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Official warns of imminent refugee crisis


The situation in Pakistan is “chaotic -- we have a refugee crisis that hasn’t yet happened,” predicted Dale Buscher, director of operations for the International Catholic Migration Commission. Buscher, based in Islamabad, Pakistan, since Oct. 7 as head of the commission’s emergency response team, means that not only have an additional 110,000 Afghan refugees swarmed into Pakistan since Sept. 11, but that Western aid donor countries are uncertain about what to do to help them.

There are already 2 million refugees in Pakistan, many from the period of the Soviet Union’s 1980s Afghanistan invasion. On the Afghan side of the border, an even graver crisis is building. U.N. Secretary General Kofi Annan has warned of “a humanitarian crisis of stunning proportions unfolding” as millions of internal refugees are threatened with hunger or starvation as winter approaches.

Buscher said that the Afghan cities of Jalalabad and Kandahar, across the border from Peshawar and Quetta in Pakistan, are said to be 70 percent empty of their previous populations, with most residents thought to have fled into the countryside. As the war, the weather and the food shortage worsen for these displaced Afghans, it is likely that they could increase the refugee population, he said.

Reached by satellite telephone in Islamabad, Buscher, who has spent the last decade in some of the most pock-marked places on the planet -- Croatia, Bosnia, Albania, Macedonia, Kosovo and Iraq -- said that many arriving Afghan refugees fear Pakistan may deport them.

The new arrivals report they fled Afghanistan because both the Taliban and Northern Alliance were recruiting and arming boys as young as 11 to join their armies and militias. Once in Pakistan, some refugees have gone into existing camps, said Buscher, while others have melted into the urban centers of Peshawar, Quetta and Rawalpindi, living off the generosity of an extended family or tribe.

The Migration Commission official is concerned that without official registration as refugees, it is hard to know how the new arrivals will get enough to eat.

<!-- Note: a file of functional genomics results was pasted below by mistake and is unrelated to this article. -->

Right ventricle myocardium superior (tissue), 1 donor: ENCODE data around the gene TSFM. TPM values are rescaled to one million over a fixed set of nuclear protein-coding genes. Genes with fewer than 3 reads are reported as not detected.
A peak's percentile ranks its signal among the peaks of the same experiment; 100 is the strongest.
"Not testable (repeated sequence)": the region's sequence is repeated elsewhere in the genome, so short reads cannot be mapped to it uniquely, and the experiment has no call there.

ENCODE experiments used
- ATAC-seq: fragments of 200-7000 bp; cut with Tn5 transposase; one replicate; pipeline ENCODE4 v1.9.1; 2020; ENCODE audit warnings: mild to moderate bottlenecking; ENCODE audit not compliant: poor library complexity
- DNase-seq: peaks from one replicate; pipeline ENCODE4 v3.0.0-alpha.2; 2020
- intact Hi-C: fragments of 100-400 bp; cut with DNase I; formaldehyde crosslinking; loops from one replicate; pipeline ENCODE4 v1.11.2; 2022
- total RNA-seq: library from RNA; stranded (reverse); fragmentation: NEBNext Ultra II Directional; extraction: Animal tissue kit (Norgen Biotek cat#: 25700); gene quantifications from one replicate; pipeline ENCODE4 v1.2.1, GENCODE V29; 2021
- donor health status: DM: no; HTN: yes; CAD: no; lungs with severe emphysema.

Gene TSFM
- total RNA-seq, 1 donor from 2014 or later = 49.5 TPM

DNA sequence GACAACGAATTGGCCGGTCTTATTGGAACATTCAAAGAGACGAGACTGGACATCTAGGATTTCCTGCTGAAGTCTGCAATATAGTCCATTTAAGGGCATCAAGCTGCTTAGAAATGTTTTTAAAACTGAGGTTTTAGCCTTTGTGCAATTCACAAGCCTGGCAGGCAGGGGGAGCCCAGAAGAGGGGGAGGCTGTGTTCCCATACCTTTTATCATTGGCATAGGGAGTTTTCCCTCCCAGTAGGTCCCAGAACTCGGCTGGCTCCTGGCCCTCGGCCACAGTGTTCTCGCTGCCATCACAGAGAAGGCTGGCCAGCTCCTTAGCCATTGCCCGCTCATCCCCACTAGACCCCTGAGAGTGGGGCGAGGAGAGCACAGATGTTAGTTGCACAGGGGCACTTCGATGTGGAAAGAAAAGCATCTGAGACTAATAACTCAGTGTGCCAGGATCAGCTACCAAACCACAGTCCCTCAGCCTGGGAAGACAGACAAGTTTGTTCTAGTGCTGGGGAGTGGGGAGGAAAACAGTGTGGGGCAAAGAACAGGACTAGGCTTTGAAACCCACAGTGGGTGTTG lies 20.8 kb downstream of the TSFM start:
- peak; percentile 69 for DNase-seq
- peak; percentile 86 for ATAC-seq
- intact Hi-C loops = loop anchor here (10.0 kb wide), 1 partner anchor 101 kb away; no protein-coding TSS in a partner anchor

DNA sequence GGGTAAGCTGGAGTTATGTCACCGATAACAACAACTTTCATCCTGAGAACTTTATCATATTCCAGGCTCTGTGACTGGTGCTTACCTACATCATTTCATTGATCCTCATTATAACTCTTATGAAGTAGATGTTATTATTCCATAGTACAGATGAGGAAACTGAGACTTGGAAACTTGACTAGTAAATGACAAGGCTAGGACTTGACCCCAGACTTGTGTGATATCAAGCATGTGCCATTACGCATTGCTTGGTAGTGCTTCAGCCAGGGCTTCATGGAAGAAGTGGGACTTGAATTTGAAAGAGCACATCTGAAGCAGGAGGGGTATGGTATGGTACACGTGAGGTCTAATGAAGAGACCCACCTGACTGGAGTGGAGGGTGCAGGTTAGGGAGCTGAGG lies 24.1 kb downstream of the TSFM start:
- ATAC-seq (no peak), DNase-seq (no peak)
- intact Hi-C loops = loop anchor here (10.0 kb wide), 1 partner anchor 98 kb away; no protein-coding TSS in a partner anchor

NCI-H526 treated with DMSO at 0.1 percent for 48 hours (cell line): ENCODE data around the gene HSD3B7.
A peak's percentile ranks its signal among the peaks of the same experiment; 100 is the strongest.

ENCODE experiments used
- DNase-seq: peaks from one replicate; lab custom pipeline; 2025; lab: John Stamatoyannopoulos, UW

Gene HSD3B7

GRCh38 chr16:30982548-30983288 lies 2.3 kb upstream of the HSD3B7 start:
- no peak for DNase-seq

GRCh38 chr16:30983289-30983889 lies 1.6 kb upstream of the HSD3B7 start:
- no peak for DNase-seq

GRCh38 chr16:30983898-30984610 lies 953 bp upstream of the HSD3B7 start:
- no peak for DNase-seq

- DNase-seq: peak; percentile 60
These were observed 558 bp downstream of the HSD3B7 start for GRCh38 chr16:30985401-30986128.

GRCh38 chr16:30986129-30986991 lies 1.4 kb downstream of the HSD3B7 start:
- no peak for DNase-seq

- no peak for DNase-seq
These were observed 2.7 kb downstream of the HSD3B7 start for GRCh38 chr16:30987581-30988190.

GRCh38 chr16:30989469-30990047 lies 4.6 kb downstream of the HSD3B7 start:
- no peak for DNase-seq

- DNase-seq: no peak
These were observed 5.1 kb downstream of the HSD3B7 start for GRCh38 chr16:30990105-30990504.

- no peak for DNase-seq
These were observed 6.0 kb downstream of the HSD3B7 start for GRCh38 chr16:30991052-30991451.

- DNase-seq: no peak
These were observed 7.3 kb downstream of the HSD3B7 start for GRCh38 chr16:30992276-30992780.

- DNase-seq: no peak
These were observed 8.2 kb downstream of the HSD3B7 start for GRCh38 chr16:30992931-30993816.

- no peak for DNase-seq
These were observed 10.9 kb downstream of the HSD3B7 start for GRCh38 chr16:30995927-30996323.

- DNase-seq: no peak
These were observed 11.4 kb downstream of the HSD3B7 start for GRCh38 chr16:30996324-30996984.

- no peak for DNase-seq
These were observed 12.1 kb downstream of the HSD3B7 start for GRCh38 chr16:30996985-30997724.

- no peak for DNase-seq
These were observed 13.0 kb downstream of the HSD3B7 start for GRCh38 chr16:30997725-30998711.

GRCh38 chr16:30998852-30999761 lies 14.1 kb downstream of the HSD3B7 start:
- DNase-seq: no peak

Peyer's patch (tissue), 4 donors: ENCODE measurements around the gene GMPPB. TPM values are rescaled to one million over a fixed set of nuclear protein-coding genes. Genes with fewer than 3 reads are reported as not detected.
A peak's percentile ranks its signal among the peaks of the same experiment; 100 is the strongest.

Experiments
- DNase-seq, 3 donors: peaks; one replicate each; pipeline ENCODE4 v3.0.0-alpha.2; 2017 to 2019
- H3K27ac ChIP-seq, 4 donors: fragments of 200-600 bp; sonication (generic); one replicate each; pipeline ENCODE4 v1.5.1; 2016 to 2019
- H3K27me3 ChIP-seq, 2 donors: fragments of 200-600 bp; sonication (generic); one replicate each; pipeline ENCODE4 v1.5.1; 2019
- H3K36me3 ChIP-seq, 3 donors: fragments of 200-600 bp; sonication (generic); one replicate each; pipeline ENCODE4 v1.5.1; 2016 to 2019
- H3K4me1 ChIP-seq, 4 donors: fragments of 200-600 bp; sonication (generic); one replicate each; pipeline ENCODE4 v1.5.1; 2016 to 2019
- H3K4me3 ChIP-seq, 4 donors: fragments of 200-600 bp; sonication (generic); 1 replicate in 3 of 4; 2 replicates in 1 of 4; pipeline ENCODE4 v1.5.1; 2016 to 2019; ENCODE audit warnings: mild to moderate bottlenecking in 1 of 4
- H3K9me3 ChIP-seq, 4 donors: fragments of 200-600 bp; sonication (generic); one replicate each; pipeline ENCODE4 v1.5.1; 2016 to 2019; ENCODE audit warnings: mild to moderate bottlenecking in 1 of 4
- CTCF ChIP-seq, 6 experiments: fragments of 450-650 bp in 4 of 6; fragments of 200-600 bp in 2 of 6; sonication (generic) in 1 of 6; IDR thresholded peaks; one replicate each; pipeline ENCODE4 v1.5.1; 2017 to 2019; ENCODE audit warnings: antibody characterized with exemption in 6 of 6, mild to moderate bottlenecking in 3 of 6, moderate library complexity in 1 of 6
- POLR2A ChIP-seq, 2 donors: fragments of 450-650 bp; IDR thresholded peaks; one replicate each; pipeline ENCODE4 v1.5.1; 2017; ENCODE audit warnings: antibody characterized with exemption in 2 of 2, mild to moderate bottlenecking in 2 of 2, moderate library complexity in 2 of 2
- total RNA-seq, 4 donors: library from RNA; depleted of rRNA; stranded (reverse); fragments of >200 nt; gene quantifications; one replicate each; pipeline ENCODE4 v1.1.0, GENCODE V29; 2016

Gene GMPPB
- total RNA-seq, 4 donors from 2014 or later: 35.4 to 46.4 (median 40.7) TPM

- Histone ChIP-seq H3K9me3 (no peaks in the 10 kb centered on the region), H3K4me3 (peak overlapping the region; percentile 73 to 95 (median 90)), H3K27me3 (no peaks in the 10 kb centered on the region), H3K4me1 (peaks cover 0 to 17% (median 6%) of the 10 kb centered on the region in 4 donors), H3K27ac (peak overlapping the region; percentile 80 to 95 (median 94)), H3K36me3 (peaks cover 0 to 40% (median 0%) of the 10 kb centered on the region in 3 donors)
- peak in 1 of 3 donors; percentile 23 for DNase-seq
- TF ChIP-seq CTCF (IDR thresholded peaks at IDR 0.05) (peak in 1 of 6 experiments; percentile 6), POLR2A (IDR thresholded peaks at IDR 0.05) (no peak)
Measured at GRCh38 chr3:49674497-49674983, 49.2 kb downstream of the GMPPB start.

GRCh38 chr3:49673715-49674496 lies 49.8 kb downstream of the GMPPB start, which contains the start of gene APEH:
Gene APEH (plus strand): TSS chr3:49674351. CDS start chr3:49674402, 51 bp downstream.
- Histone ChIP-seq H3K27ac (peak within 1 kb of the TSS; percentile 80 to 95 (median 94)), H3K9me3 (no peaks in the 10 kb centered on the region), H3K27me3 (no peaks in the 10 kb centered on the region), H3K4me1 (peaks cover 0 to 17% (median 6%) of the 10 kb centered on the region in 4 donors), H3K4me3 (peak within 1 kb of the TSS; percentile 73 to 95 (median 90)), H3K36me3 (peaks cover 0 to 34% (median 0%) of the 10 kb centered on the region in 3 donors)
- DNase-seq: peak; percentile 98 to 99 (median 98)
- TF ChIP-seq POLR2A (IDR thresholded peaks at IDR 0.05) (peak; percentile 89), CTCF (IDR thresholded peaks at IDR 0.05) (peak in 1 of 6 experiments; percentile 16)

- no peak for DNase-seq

The commission has submitted proposals to the United Nations High Commission for Refugees to allow it to serve up to 10,000 extremely vulnerable refugees, and to provide a further 100,000 people with broad-based community services. It also seeks to bring similar services to needy urban-based refugees in Islamabad/Rawalpindi, Peshawar and Quetta. But Pakistan “isn’t keen,” said Buscher, to have services provided to urban refugees. “They want them to relocate to the camps,” he said.

In the event of a greater influx, donors such as the U.S. State Department and the European Union are unclear about what to fund now and what to restrict as contingency funding, said Buscher, though plans are underway to erect 15 to 30 new camps or tent cities, each serving 10,000.

Buscher and his team spend most of their time negotiating with donors and submitting proposals. The commission has had an office in the Pakistani capital for two years, and while the anti-American protesters are larger in number each week, they are less violent than in September when cinemas and fast food restaurants linked to American culture were destroyed, he said.

“The [Pakistani] government is working hard to keep down the violence. It’s a very militarized-looking country with police everywhere,” Buscher said. Also, for the first time in his decade of service with the commission -- which has taken him to war zones and refugee centers in Africa, Asia, the Middle East and the Balkans -- he is “the identified enemy. I’m at much more risk as an American than I’ve been in other conflict areas.”

“Westerners working for non-Muslim organizations here are suspect,” he told NCR. “We feel less safe, though there have been no incidents.”

Buscher and his team do not leave their guesthouse at night.

The International Catholic Migration Commission, the Vatican’s global humanitarian arm, works closely with such partners as Catholic Relief Services, Caritas International and Cordaid of the Netherlands -- all of which are represented in Pakistan.

Patricia Lefevere is a special report writer for NCR.

National Catholic Reporter, November 23, 2001